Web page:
Carol Banks is a post-doctoral research fellow at the University of Hertfordshire. She is the Early Modern Editor of Critical Survey and has published a number of articles on Shakespeare, textual theory and visual imagery. She is currently preparing for publication her PhD thesis on Shakespeare's English history plays.
Crystal Bartolovich is an Assistant Professor of English at Syracuse University where she teaches courses in early modern studies and cultural studies. She has published articles on a wide range of topics, from The Tempest to globalization. At the moment she is completing a book length study--Boundary Disputes--which considers the implications--for our understanding of "culture" as well as politics and economics--of viewing capitalism as "global" from the moment of its primitive accumlation.
Graham Holderness is currently Professor of English, Dean of the Faculty of Humanities, Languages and Education, and Director of Research Policy at the University of Hertfordshire. His many publications include Shakespeare's History (1985), Shakespeare: the Histories (2000), and Richard II (1989). He has also edited The Shakespeare Myth (1988), the Politics of Theatre and Drama (1992), and Shakespeare's History-Plays: Richard II to Henry V (1992). He is co-author of Shakespeare: The Play of History (1988) and Shakespeare: Out of Court (1990).
Jean E. Howard teaches English at Columbia University. She is author of Shakespeare's Art of Orchestration (1984), The Stage and Social Struggle (1994) and, with Phyllis Rackin, Engendering a Nation (1997). She is also one of the four editors of The Norton Shakespeare and General Editor of the Bedford Contextual Editions of Shakespeare.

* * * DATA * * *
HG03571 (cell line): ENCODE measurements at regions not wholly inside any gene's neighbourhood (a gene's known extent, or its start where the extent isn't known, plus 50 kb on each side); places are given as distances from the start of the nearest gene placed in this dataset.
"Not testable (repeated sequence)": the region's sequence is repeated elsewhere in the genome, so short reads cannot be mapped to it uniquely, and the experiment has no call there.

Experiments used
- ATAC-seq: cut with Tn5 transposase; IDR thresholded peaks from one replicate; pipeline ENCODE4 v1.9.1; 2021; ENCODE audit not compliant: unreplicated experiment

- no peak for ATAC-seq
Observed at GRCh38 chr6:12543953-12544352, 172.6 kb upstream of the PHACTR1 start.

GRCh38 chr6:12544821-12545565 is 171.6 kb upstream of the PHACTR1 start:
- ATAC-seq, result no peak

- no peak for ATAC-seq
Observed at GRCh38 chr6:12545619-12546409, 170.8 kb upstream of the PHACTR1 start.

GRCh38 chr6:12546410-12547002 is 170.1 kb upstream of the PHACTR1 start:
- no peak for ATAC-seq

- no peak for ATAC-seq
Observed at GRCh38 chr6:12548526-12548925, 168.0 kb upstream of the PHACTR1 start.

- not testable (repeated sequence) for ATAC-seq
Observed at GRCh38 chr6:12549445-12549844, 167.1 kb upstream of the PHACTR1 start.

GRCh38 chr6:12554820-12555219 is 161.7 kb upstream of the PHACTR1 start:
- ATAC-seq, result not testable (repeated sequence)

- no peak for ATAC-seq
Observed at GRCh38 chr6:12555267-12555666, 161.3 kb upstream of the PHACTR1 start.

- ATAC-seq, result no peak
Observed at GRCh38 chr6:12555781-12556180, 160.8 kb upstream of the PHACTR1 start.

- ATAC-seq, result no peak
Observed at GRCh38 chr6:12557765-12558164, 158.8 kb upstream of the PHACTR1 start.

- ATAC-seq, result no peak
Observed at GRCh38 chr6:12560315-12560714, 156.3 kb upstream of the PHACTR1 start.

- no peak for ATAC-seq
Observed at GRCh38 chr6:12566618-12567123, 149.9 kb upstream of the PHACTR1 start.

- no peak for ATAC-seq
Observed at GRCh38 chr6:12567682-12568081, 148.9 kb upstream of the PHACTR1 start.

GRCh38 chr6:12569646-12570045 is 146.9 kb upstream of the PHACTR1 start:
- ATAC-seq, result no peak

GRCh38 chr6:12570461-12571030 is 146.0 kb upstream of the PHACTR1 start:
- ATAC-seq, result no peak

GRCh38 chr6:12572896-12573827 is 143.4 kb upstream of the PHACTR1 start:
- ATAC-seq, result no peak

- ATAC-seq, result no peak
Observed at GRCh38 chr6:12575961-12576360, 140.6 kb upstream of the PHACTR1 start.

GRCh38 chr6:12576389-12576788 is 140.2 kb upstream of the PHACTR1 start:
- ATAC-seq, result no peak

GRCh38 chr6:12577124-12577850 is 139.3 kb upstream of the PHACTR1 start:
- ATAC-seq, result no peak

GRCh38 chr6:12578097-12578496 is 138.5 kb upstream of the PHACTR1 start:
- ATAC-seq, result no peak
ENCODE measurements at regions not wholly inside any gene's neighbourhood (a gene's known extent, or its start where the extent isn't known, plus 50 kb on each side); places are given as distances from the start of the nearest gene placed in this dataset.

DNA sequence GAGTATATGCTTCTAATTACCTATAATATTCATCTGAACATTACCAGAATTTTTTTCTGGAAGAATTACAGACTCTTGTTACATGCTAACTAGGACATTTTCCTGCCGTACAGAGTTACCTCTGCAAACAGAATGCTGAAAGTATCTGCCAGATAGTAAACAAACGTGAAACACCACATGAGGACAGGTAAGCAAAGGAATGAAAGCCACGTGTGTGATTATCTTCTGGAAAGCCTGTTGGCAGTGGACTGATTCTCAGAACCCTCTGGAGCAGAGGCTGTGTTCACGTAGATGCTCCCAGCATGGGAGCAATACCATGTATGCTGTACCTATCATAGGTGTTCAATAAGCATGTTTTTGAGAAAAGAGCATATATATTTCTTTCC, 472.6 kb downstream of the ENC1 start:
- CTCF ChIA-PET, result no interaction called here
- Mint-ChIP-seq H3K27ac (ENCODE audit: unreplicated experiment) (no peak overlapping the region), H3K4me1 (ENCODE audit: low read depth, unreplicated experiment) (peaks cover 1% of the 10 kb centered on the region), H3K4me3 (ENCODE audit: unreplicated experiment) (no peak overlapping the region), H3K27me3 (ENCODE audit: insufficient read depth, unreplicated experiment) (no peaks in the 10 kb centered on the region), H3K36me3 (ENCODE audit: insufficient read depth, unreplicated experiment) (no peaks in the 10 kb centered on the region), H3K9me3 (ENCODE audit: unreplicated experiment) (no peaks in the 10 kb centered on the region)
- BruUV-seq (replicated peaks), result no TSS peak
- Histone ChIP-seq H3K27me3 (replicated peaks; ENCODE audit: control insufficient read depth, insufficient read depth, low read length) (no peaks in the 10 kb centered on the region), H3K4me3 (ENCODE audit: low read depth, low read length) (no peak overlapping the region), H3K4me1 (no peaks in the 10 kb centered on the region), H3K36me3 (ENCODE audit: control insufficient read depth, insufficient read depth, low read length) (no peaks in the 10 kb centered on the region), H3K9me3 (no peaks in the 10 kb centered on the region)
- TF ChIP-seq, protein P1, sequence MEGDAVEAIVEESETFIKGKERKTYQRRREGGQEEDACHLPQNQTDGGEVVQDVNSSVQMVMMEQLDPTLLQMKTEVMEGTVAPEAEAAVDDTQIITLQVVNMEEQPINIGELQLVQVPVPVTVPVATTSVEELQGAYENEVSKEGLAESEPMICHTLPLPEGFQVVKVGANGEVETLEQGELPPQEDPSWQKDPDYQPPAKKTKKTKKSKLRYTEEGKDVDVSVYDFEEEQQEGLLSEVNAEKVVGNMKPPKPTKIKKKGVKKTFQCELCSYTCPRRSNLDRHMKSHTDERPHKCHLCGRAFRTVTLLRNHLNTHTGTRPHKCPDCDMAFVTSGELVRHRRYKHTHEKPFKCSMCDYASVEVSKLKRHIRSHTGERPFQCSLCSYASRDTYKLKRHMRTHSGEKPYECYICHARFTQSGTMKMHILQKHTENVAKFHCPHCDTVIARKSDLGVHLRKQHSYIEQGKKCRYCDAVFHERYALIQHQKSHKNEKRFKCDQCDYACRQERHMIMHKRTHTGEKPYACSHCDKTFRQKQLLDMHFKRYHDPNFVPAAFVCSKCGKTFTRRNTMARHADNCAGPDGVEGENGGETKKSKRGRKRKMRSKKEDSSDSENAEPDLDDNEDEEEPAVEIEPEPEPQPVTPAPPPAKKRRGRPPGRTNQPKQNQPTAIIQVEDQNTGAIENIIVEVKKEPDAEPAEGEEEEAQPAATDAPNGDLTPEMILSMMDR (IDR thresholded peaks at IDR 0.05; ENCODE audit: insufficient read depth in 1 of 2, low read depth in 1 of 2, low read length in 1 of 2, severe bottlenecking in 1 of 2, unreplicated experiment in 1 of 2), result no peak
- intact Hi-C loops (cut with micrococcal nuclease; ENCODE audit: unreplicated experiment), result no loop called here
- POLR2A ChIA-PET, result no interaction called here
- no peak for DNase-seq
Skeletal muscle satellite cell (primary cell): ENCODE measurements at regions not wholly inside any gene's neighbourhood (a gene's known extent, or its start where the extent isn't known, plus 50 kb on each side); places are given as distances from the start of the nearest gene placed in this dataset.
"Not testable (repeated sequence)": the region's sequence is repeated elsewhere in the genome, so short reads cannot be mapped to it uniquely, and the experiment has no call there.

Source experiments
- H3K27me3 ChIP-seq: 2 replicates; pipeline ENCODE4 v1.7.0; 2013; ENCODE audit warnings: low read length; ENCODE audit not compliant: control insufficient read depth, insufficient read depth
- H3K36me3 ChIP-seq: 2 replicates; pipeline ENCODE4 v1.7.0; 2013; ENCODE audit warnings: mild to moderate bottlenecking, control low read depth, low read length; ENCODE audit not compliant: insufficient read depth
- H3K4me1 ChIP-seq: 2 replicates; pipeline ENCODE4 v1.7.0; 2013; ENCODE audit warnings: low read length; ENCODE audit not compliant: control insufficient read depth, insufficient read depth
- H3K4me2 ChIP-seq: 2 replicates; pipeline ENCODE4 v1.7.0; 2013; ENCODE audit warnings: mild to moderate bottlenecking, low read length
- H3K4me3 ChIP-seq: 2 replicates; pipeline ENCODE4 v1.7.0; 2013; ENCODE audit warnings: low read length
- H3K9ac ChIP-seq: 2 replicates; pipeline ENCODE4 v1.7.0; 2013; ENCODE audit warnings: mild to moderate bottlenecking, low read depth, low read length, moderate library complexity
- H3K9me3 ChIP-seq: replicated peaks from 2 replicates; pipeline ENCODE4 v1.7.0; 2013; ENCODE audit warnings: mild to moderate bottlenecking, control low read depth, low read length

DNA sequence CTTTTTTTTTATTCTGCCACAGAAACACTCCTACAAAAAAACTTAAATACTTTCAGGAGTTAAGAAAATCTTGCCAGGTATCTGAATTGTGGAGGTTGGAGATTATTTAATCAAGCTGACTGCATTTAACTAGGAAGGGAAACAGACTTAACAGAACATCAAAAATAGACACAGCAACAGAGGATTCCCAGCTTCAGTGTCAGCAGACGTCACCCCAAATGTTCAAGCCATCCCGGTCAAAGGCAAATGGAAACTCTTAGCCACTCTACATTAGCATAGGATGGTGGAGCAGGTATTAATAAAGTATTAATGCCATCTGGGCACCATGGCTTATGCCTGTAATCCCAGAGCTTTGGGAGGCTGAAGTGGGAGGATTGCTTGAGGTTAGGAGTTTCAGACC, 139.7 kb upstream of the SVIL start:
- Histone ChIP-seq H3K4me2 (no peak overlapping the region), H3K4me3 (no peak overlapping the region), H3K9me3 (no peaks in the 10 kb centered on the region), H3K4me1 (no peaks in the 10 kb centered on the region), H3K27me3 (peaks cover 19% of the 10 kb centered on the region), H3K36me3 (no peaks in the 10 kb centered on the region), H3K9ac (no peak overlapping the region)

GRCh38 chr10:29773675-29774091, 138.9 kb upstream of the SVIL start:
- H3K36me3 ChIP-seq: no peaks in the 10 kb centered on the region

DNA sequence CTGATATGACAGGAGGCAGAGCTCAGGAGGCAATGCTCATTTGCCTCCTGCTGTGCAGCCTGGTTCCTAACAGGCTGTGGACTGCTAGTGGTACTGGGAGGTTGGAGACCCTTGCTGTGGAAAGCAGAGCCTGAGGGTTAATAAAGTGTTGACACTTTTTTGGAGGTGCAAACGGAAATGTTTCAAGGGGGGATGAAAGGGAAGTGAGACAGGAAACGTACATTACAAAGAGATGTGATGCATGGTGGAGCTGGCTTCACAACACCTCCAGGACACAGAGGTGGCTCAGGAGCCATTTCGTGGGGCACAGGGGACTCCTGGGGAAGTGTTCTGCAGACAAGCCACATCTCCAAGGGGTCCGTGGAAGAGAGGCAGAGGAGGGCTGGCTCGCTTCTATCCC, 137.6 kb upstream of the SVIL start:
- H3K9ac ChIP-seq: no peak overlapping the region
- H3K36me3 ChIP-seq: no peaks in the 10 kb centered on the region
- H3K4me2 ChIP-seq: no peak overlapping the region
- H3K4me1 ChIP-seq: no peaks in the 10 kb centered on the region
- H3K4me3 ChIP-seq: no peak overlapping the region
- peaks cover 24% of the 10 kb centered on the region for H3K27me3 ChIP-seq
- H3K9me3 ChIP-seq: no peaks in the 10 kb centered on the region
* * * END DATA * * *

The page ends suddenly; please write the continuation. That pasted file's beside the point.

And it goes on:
Theodore B. Leinwand is Professor of English at the University of Maryland, College Park. He recently published Theatre, Finance and Society in Early Modern England (Cambridge, 1999).
Phyllis Rackin, Professor of English in General Honors at the University of Pennsylvania, is a past president of the Shakespeare Association of America. Her books include Stages of History: Shakespeare's English Chronicles and, with Jean E. Howard, Engendering a Nation: A Feminist Account of Shakespeare's English Histories. Her current project is a book on Shakespeare and women for the Oxford University Press series Oxford Shakespeare Topics.
Jyotsna Singh is co-author of The Weyward Sisters: Shakespeare and Feminist Politics, author of Colonial Narratives/Cultural Dialogues: 'Discoveries' of India in the Language of Colonialism, and co-editor of the forthcoming (St. Martin's) Travel Knowledge.
Peter Stallybrass is Professor of English at the University of Pennsylvania, where he also directs the seminar on the History of Material Texts. With Allon White, he wrote The Politics and Poetics of Transgression, and he recently completed with Ann Rosalind Jones Renaissance Clothing and the Materials of Memory (Cambridge University Press, forthcoming). His essays on Marx and materiality have just been published in Portuguese under the title of Marx's Coat (Belo Horizonte, Brazil: AutÍntica, 1999).
Garrett A. Sullivan, Jr., Assistant Professor of English at Pennsylvania University, is the author of The Drama of Landscape: Land, Property and Social Relations on the Early Modern Stage; his current project is a book on forgetting, memory, and English Renaissance drama, a portion of which has recently appeared in Shakespeare Quarterly.
Valerie Wayne is Professor of English at the University of Hawaii at Manoa. She is the editor of The Matter of Difference: Materialist Feminist Criticism of Shakespeare (1991), and a conduct book on marriage, Edmund Tilney's Flower of Friendship (1992). She is currently completing work as an associate general editor on The Collected Works of Thomas Middleton, in which she edited A Trick to Catch the Old One.
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